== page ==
the state govt. and more toward the
 federal govt.
–Americans sense of nationalism (a
 feeling of pride, loyalty, and
 protectiveness toward your country)
 started growing
 The Era of Good Feelings
• Supreme Court decisions strengthen
 federal government and national unity
  – McCulloch v. Maryland, state cannot tax
    a national bank
  – Gibbons v. Ogden, only federal
    government controls interstate
    commerce
 Sectional Tensions Increase
• Sectionalism—loyalty to section of a
  country rather than to the nation
• South relied on cotton and slaves;
  northeast on manufacturing and
  trade
• In the West, settlers wanted cheap
  land and good transportation
 Sectional Tensions Increase
• Interests in these sections often
  conflicted
• Missouri applied for statehood
  (1817), people in the state wanted
  slavery
 Sectional Tensions Increase
• U.S. had 11 slave states, 11 free
  states
• Adding Missouri as slave state
  would upset balance of power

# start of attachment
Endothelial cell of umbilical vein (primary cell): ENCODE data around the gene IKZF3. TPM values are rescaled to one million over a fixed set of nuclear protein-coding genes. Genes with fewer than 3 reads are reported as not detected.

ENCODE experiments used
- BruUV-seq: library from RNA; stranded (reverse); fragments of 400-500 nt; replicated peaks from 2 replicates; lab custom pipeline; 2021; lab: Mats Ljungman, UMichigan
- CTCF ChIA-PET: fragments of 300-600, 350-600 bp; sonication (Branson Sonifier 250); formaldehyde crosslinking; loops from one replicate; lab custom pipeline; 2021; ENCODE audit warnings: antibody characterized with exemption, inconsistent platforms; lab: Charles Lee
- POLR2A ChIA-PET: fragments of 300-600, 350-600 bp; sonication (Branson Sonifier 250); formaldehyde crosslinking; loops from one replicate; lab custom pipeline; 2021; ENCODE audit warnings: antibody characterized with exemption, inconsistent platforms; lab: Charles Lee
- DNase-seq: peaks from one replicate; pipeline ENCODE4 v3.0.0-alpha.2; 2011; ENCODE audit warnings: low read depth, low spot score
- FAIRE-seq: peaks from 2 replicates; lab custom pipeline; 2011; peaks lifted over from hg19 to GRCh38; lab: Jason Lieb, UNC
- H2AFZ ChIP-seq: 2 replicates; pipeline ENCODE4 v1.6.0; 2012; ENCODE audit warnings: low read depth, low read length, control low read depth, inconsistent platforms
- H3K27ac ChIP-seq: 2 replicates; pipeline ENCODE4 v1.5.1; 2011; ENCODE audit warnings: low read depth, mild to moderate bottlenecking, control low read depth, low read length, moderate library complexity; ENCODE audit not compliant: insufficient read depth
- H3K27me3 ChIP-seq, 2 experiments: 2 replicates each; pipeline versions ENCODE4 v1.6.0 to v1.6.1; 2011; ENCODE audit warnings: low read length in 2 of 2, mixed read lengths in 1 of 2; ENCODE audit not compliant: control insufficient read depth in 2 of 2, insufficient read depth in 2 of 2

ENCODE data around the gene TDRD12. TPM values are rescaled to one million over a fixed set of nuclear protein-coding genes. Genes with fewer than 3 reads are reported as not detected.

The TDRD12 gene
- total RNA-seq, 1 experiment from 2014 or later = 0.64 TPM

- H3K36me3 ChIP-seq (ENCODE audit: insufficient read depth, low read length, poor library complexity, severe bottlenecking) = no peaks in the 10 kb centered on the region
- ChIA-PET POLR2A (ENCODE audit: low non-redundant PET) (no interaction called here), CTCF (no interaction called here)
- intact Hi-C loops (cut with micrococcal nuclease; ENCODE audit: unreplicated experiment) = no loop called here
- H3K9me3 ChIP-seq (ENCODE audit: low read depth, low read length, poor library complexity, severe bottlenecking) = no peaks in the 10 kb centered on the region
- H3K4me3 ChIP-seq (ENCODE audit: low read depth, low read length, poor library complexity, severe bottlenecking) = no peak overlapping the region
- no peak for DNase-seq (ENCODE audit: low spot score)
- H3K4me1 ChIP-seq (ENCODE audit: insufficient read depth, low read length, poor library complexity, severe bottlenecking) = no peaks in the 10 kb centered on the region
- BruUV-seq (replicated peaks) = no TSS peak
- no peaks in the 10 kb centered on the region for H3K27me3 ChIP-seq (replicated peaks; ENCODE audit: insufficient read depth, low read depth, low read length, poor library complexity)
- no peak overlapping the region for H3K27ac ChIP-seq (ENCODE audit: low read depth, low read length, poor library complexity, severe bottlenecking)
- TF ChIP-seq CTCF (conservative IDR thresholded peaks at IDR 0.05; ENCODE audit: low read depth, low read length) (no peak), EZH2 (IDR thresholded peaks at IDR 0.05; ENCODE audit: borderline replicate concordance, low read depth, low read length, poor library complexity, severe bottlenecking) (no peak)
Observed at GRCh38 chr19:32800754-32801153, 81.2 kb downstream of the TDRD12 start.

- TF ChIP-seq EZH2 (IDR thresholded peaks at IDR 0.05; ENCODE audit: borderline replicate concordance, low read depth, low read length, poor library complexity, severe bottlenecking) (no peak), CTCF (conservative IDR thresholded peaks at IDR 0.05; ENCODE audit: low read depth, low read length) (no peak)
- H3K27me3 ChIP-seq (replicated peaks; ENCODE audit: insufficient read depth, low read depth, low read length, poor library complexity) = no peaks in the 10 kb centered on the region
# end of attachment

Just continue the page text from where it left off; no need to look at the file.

• Missouri Compromise
 The Missouri Compromise
• Nation argued over admitting
  Missouri as slave state or free state
• Henry Clay suggested the Missouri
  Compromise (1820):
  –1. admit Missouri as slave state
 The Missouri Compromise
-2. admit Maine as free state
-3. ban slavery in Louisiana Territory
  north of parallel 36º 30’
-4. keeps balance of power between
  slave states and free states
• Monroe Doctrine
 The Monroe Doctrine
• Some Latin American countries
  gained independence from Spain
  and Portugal
• Some European monarchs planned
  to help Spain and Portugal regain
  colonies
 The Monroe Doctrine
• U.S. feared their own government
  would be in danger
• Russian colonies in Pacific
  Northwest almost reached San
  Francisco
 The Monroe Doctrine
• President Monroe issued the Monroe
 Doctrine (1823):
 –1. closed Americas to further
  colonization
 –2. warned against European efforts
  to reestablish colonies
 –3. promised the U.S. would stay out
  of European affairs

				
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posted:8/6/2011